Hungarians are voting in a general election, with Prime Minister Viktor Orban set to extend his rule after four years of rule during which his power centralization triggered clashes with the European Union.
Turnout by 5:30 p.m. local time was 56.8 percent, compared with 59.3 percent in 2010. Voters will elect 199 lawmakers for four-year terms. Most polls close at 7 p.m. in Budapest, with some stations working extended hours to accomodate long lines to complete voting by 8 p.m., Ilona Palffy, the head of the election office, told state news service MTI. Partial results will be published later today.
Orban’s Fidesz party won a two-thirds parliamentary majority in 2010, which it used to rewrite the constitution, curb the top court’s power, staff agencies such as the central bank and public media with allies and pass new election rules. Orban clashed with international partners and foreign investors as he weaned the budget off International Monetary Fund aid, seized private pension-fund assets and levied industry taxes to cut the deficit. He dismissed concern at home and abroad over the erosion of democracy as foreign lobbying.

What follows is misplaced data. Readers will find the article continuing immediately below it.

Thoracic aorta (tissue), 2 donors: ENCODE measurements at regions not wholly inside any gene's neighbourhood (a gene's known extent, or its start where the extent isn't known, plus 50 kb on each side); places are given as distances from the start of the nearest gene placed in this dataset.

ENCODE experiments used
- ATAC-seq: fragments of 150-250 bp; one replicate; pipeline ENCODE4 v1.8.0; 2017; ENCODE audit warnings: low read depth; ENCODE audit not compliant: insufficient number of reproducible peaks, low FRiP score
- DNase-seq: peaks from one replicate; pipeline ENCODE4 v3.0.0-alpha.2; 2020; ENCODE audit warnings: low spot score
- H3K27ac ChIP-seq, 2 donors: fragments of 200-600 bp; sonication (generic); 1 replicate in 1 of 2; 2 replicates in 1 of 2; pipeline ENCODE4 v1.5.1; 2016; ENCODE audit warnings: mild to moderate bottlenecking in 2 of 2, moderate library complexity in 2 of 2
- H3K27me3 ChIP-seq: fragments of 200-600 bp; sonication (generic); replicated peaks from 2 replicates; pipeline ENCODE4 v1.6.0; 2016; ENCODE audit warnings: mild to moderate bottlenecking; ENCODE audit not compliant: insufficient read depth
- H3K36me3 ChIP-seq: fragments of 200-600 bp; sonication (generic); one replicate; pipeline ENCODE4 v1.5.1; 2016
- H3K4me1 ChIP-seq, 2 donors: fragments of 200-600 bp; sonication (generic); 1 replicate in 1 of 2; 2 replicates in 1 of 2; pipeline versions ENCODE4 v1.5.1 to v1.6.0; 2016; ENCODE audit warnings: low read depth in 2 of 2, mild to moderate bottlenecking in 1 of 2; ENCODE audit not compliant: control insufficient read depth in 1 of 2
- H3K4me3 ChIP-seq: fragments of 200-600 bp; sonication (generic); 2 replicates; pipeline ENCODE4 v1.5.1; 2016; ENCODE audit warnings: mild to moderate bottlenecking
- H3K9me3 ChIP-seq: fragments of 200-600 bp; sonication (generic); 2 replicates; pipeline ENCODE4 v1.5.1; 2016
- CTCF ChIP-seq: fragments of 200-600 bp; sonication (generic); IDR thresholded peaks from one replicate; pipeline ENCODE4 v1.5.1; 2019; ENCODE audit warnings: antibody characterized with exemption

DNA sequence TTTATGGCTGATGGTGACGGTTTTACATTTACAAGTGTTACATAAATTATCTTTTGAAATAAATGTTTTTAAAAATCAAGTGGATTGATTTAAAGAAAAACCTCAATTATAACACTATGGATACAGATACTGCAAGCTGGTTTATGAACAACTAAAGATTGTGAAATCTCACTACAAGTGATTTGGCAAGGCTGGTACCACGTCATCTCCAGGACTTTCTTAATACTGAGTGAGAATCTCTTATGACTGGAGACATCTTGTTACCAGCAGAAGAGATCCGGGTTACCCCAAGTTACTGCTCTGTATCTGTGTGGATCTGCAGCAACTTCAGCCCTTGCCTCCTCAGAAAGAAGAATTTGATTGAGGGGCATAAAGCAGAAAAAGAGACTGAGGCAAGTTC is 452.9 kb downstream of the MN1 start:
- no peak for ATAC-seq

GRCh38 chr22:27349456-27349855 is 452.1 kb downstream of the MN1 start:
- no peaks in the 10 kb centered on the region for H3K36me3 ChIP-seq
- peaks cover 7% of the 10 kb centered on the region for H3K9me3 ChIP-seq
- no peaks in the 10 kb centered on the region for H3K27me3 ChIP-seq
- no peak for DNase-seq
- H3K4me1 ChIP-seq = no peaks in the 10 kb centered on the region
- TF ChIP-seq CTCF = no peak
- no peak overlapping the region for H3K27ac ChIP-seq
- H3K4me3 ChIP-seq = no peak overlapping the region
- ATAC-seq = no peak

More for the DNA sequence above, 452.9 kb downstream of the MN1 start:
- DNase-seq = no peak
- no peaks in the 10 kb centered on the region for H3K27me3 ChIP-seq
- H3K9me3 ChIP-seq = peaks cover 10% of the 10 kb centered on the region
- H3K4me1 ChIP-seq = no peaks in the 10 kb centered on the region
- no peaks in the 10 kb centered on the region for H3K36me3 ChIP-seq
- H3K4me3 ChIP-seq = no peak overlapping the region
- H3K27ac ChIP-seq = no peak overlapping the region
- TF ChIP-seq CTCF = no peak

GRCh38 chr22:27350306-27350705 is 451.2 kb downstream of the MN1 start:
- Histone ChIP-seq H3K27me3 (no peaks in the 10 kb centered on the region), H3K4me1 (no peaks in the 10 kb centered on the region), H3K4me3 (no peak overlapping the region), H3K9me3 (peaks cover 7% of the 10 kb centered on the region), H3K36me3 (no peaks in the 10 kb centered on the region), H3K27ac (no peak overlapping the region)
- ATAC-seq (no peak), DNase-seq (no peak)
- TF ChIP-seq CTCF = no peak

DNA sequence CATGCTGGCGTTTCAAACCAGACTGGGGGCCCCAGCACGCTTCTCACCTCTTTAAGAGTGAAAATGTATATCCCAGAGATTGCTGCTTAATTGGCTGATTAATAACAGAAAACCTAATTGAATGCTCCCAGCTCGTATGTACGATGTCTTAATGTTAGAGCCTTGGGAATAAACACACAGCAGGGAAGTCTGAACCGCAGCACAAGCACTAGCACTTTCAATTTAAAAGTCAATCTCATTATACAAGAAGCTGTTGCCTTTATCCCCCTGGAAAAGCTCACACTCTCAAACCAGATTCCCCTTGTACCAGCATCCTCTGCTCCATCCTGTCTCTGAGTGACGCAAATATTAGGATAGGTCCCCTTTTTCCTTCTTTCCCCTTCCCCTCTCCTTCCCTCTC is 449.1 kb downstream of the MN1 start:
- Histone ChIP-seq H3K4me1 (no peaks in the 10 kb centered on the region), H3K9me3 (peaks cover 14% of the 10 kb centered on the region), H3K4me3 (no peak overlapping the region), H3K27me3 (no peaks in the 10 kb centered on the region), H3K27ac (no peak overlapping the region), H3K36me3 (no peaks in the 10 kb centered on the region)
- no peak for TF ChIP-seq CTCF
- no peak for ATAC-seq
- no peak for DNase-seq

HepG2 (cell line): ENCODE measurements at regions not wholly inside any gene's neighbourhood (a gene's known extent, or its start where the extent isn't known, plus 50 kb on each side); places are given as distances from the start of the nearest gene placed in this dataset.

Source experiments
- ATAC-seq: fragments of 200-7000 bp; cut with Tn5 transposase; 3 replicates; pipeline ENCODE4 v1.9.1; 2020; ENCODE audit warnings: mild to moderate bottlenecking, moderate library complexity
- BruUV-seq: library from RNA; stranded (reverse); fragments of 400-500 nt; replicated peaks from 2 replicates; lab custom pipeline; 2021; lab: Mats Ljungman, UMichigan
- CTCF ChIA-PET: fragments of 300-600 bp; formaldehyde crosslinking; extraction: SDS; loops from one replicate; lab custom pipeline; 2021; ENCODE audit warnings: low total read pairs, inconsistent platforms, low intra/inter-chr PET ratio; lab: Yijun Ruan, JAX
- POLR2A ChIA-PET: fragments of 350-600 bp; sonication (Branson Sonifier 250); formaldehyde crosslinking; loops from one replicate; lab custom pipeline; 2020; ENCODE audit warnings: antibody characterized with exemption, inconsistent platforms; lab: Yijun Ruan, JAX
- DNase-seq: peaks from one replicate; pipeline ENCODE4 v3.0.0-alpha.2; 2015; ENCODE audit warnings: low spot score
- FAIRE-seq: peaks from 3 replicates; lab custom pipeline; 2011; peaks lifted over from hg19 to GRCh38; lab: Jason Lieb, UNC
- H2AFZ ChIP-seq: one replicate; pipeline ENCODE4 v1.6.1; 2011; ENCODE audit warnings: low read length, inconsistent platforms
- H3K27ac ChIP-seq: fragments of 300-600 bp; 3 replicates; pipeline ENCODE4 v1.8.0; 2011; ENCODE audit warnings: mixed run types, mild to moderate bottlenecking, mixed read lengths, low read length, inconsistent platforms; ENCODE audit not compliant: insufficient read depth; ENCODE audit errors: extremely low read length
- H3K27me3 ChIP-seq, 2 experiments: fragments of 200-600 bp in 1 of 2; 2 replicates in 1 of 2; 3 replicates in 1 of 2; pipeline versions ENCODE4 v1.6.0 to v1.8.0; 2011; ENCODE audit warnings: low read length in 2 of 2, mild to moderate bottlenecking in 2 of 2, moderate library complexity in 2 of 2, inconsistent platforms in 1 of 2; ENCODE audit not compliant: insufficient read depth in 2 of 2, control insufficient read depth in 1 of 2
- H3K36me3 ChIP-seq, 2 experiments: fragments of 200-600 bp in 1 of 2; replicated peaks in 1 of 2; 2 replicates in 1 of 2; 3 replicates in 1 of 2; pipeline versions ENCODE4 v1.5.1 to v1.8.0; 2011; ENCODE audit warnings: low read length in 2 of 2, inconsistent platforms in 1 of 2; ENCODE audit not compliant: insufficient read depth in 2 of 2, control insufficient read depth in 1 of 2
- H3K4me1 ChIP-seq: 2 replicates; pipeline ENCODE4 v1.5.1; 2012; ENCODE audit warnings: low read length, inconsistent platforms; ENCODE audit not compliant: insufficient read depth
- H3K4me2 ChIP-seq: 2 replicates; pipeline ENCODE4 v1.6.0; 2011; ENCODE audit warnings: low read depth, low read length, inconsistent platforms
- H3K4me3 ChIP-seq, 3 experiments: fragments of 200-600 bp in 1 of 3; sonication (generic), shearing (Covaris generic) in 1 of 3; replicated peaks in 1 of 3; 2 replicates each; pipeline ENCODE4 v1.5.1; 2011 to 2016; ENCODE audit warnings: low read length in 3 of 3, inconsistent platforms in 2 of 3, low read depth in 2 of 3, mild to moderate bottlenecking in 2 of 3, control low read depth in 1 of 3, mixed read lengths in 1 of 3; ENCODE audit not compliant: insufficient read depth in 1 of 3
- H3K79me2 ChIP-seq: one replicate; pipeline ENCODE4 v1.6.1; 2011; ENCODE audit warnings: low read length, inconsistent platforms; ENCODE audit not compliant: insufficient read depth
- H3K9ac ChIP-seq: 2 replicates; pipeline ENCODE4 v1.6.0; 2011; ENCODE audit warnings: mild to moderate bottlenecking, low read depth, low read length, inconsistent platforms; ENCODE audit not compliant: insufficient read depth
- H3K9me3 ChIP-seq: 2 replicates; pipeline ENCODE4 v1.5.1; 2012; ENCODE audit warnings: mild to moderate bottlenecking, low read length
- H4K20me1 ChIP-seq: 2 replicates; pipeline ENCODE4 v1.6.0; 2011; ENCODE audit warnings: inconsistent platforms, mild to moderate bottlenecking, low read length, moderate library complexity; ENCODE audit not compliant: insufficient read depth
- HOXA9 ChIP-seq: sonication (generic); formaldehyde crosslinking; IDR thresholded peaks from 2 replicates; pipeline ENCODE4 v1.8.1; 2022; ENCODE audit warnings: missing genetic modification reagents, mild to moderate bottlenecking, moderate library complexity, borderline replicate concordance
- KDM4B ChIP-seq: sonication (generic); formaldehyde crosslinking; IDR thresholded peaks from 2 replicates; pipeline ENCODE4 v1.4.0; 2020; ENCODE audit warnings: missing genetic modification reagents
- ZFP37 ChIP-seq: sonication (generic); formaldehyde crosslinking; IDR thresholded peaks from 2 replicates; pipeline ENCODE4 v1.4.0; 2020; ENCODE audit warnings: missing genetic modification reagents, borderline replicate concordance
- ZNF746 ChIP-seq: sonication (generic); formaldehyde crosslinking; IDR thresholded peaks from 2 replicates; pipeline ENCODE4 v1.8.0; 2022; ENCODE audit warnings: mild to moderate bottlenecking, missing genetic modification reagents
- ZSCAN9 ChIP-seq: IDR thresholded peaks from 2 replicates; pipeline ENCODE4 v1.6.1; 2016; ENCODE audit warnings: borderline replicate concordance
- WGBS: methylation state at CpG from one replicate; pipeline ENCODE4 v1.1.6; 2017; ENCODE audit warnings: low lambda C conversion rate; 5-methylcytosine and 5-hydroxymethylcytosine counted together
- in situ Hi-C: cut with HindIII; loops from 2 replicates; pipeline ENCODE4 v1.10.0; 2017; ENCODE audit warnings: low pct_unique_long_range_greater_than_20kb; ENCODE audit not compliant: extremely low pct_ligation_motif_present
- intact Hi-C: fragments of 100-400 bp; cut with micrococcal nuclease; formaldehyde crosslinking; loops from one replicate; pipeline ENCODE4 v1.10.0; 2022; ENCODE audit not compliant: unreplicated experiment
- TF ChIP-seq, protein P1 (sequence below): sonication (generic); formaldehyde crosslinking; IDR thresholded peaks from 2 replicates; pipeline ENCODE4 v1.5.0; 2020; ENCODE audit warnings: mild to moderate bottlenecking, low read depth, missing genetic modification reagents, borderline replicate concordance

“Orban has carried out the most significant concentration of power since” the end of communism, said Gabor Filippov, an analyst at political research institute Magyar Progressziv Intezet in Budapest. “He did that by using the rhetoric of a freedom fighter to blunt criticism against his government.”
The forint has weakened 13 percent against the euro in the past four years, more than the currencies of other eastern EU members that haven’t adopted the euro such as Poland, the Czech Republic, Romania and Bulgaria. The benchmark BUX stock index fell 28 percent, compared with a 2.5 percent decline in the MSCI Emerging Markets Index.
Gains on forint debt at 38 percent were better than those for Poland and the Czech Republic, yet were the worst at 6.5 percent when adjusted for price fluctuations, according to the Bloomberg Riskless Return Ranking.
“Investors remain uncomfortable with Orban’s increasingly autocratic rule, his philosophical turn away from Western Europe” as well as the “penalizing treatment of targeted private sectors and the accompanying erosion of business confidence and private investments,” said Phoenix Kalen, a London-based strategist at Societe Generale SA. (GLE)